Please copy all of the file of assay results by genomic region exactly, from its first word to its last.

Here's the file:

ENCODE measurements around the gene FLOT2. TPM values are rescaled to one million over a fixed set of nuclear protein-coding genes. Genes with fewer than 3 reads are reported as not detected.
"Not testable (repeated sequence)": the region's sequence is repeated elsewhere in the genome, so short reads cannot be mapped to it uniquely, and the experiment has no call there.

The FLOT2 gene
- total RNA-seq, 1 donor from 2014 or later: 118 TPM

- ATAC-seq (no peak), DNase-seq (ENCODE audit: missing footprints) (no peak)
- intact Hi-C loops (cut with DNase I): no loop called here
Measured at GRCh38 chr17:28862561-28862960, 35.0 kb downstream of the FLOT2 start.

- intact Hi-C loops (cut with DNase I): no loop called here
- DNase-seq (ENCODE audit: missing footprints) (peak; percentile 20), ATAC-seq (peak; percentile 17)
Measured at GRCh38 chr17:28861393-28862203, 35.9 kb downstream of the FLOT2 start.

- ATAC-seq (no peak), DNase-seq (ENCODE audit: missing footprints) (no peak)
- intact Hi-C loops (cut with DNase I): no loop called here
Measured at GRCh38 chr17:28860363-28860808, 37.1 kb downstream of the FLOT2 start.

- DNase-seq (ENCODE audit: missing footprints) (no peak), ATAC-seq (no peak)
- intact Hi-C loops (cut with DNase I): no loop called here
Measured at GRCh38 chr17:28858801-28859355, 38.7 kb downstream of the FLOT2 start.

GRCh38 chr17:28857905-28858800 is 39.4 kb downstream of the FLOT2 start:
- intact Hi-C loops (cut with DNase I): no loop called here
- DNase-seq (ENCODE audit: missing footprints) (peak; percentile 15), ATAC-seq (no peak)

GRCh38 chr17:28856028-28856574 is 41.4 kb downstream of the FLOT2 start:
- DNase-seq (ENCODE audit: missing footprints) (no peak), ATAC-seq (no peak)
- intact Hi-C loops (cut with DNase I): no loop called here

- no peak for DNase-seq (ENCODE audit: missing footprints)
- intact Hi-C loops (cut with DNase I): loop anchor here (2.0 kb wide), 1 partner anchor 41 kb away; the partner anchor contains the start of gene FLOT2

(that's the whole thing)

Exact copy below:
ENCODE measurements around the gene FLOT2. TPM values are rescaled to one million over a fixed set of nuclear protein-coding genes. Genes with fewer than 3 reads are reported as not detected.
"Not testable (repeated sequence)": the region's sequence is repeated elsewhere in the genome, so short reads cannot be mapped to it uniquely, and the experiment has no call there.

The FLOT2 gene
- total RNA-seq, 1 donor from 2014 or later: 118 TPM

- ATAC-seq (no peak), DNase-seq (ENCODE audit: missing footprints) (no peak)
- intact Hi-C loops (cut with DNase I): no loop called here
Measured at GRCh38 chr17:28862561-28862960, 35.0 kb downstream of the FLOT2 start.

- intact Hi-C loops (cut with DNase I): no loop called here
- DNase-seq (ENCODE audit: missing footprints) (peak; percentile 20), ATAC-seq (peak; percentile 17)
Measured at GRCh38 chr17:28861393-28862203, 35.9 kb downstream of the FLOT2 start.

- ATAC-seq (no peak), DNase-seq (ENCODE audit: missing footprints) (no peak)
- intact Hi-C loops (cut with DNase I): no loop called here
Measured at GRCh38 chr17:28860363-28860808, 37.1 kb downstream of the FLOT2 start.

- DNase-seq (ENCODE audit: missing footprints) (no peak), ATAC-seq (no peak)
- intact Hi-C loops (cut with DNase I): no loop called here
Measured at GRCh38 chr17:28858801-28859355, 38.7 kb downstream of the FLOT2 start.

GRCh38 chr17:28857905-28858800 is 39.4 kb downstream of the FLOT2 start:
- intact Hi-C loops (cut with DNase I): no loop called here
- DNase-seq (ENCODE audit: missing footprints) (peak; percentile 15), ATAC-seq (no peak)

GRCh38 chr17:28856028-28856574 is 41.4 kb downstream of the FLOT2 start:
- DNase-seq (ENCODE audit: missing footprints) (no peak), ATAC-seq (no peak)
- intact Hi-C loops (cut with DNase I): no loop called here

- no peak for DNase-seq (ENCODE audit: missing footprints)
- intact Hi-C loops (cut with DNase I): loop anchor here (2.0 kb wide), 1 partner anchor 41 kb away; the partner anchor contains the start of gene FLOT2